In order to control the depth of anaesthesia and for the first step of the framework, a model that captures the dynamical response of the patient is required. The PK-PD models most commonly used for Propofol are the 4th order compartmental model described by (Schnider, Minto et al. 1998), (Minto, Schnider et al. 1997). The pharmacokinetic (PK, the linear part) – pharmacodynamic (PD, the nonlinear part) blocks denote compartmental models, used to represent the distribution of drugs in the body, i.e. mass balance. In each compartment the drug concentration is assumed to be uniform, assuming perfect and instantaneous mixing. The transport rate of the drug leaving the compartment is assumed to be proportional to the drug concentration. Once we have the state space of the model, the next step of the framework will be focused in designing the simultaneous hybrid control and estimation and their solution via mp MIQP. For this study, the simulations are performed on a set of 12 virtual generated patients under constraints and the presence of noise in the induction and maintenance phase. The performances of the controller are evaluated for the whole set of patients and under the effect disturbances and the existence of constraints. The implementation of this framework on the intravenous anaesthesia process represents an important step in the control of DOA since is able to deal with two major challenges in the process of anaesthesia: the nonlinearity by using the piece-wise linearization of the Hill curve and the inter and intra patient variability by using estimation techniques to obtain the states of each individual patients. Another advantage of the simultaneous hybrid mp-MPC and hybrid mp-MHE is that is able to overcome the noise that can corrupt the required data.
Bailey, J. M. and W. M. Haddad (2005). "Drug dosing control in clinical pharmacology." IEEE Control System Magazine 25: 35-31.
Bemporad, A. and M. Morari (1999). "Control of systems integrating logic, dynamics, and constraints." Automatica 35(3): 407-427.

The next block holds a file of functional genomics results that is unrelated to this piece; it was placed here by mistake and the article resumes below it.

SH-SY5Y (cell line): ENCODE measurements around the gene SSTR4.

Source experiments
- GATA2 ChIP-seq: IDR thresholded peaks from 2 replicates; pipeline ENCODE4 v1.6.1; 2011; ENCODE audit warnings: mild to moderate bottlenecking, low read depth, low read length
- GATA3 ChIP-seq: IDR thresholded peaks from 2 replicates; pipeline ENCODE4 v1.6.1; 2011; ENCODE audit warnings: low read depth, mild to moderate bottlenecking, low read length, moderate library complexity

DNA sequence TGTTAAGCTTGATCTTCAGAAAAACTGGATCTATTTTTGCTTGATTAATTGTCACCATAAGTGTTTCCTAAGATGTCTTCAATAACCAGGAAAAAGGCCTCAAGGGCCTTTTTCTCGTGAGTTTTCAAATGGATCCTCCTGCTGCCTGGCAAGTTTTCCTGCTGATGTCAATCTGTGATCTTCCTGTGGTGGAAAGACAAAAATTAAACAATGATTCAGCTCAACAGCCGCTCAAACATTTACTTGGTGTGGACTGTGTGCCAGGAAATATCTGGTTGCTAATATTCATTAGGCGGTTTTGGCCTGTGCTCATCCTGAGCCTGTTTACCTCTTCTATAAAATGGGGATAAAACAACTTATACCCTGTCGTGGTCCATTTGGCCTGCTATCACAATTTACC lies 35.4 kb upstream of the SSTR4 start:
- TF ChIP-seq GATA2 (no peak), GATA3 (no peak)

Caiado Daniela, V., M. Lemos João and A. Costa Bertinho (2013). Robust control of depth of anesthesia based on H∞ design. Archives of Control Sciences. 23: 41.
Darby, M. L. and M. Nikolaou (2007). "A parametric programming approach to moving-horizon state estimation." Automatica 43(5): 885-891.
Haddad, W. M., T. Hayakawa and J. M. Bailey (2003). Nonlinear Adaptive Control for Intensive Care Unit Sedation and Operating Room Hypnosis.
Hodrea, R., R. Morar and I. Nascu (2012). "Predictive Control of Neuromuscular Blockade." Automation Computers Applied Mathematics 21(4).
Ionescu, C., J. T. Machado, R. De Keyser, J. Decruyenaere and M. M. R. F. Struys (2014). "Nonlinear dynamics of the patient’s response to drug effect during general anesthesia." Communications in Nonlinear Science and Numerical Simulation(0).
Krieger, A. and E. N. Pistikopoulos (2014). "Model predictive control of anesthesia under uncertainty." Computers and Chemical Engineering 71: 699-707.
Minto, C. F., T. W. Schnider, T. D. Egan, E. J. Youngs, H. J. Lemmens, P. L. Gambus, V. Billard, J. F. Hoke, K. H. Moore, D. J. Hermann, K. T. Muir, J. W. Mandema and S. L. Shafer (1997). "Influence of age and gender on the pharmacokinetics and pharmacodynamics of reminfetanil. I. Model development." Anesthesiology 86: 10-23.
Nascu, I., R. S. C. Lambert, A. Krieger and E. N. Pistikopoulos (2014). Simultaneous multi-parametric model predictive control and state estimation with application to distillation column and intravenous anaesthesia. Computer Aided Chemical Engineering. 33: 541-546.
Nascu, I., I. Nascu, C. M. Ionescu and R. De Keyser (2012). Adaptive EPSAC predictive control of the hypnotic component in anesthesia.
Oberdieck, R. and E. Pistikopoulos (2014). "Explicit hybrid model-predictive control: The exact solution." Automatica submitted.
Pistikopoulos, E., N. A. Diangelakis, R. Oberdieck, M. M. Papathanasiou, I. Nascu and M. Sun (2014). "PAROC - an Integrated Framework and Software Platform for the Design, Operational Optimization and Advanced Model-Based Control of Process Systems." Chemical Engineering Science submitted.
Pistikopoulos, E. N. (2009). "Perspectives in multiparametric programming and explicit model predictive control." AIChE Journal 55: 1918-1925.
Schnider, T. W., C. F. Minto, P. L. Gambus, C. Andresen, D. B. Goodale, S. L. Shafer and E. J. Youngs (1998). "The influence of method of administration and covariates on the pharmacokinetics of propofol in adult volunteers." Anesthesiology 88(5): 1170-1182.
Voelker, A., K. Kouramas and E. N. Pistikopoulos (2010). Simultaneous constrained moving horizon state estimation and model predictive control by multi-parametric programming. Proceedings of the IEEE Conference on Decision and Control.